Lifestyle Guide Sydney - Rules of Short-Term Rentals


While the thought of sitting back while easy money rolls in is tempting, there are some serious legal and financial considerations to make before renting your apartment or room out on websites such as or Whether a home or apartment, it’s worth checking all aspects of the potential short-term lease arrangement or Holiday Rental Agreements to make sure you’re not dealt with a hefty tax bill or fine.

The main issue in apartments is whether the building by-laws allow you to let a room, or your apartment, for short-term stays at all. Generally, a 3-month minimum means that anything shorter is a no-no. Then there are local council zoning provisions, which, if your building is zoned long-term or permanent residential only, take precedence over building by-laws.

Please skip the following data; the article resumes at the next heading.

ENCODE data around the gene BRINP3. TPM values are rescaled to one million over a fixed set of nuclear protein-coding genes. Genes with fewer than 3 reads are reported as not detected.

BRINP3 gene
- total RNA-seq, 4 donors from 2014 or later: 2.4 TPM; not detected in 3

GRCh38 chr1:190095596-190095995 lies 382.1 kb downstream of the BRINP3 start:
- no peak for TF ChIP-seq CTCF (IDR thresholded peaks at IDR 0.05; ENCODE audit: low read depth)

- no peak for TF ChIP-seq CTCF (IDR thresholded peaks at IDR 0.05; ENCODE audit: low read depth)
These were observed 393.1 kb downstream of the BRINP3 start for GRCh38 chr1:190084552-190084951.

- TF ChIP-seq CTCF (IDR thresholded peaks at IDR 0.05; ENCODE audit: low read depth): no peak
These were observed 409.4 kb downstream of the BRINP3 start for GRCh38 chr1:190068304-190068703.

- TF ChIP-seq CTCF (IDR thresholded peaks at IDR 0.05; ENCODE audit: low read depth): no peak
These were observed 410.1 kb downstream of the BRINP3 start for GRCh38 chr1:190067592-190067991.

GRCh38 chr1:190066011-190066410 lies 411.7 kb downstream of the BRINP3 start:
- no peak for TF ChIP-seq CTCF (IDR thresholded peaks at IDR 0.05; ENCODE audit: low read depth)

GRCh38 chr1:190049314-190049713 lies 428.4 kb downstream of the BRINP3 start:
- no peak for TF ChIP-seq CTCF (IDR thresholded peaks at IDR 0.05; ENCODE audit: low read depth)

Strata laws vary from state to state, so it’s important to go through the details with a
fine-tooth comb before you put yourself at risk.

There is also the taxman to consider. If you are earning income from renting out your room, apartment or home, it will need to be declared as such, and the relevant tax contribution be given over. Similarly, it’s best to check with your insurance company if short-term stays are covered by your policy – as you don’t want to be left with damage that is not covered.

It’s also worth adding up the costs of having a short-term stay property to see if it makes financial sense. With the need for regular cleaning, ongoing house supplies, potential increase in bills (short-term renters are less likely to be concerned with wastefulness), and also in insurance (which may require you to upgrade to a business policy that covers hotels or B&Bs), it’s not as simple as it first appears.

The moral of the story is – do your research (ALL of it), before you make any decisions and put your property out there.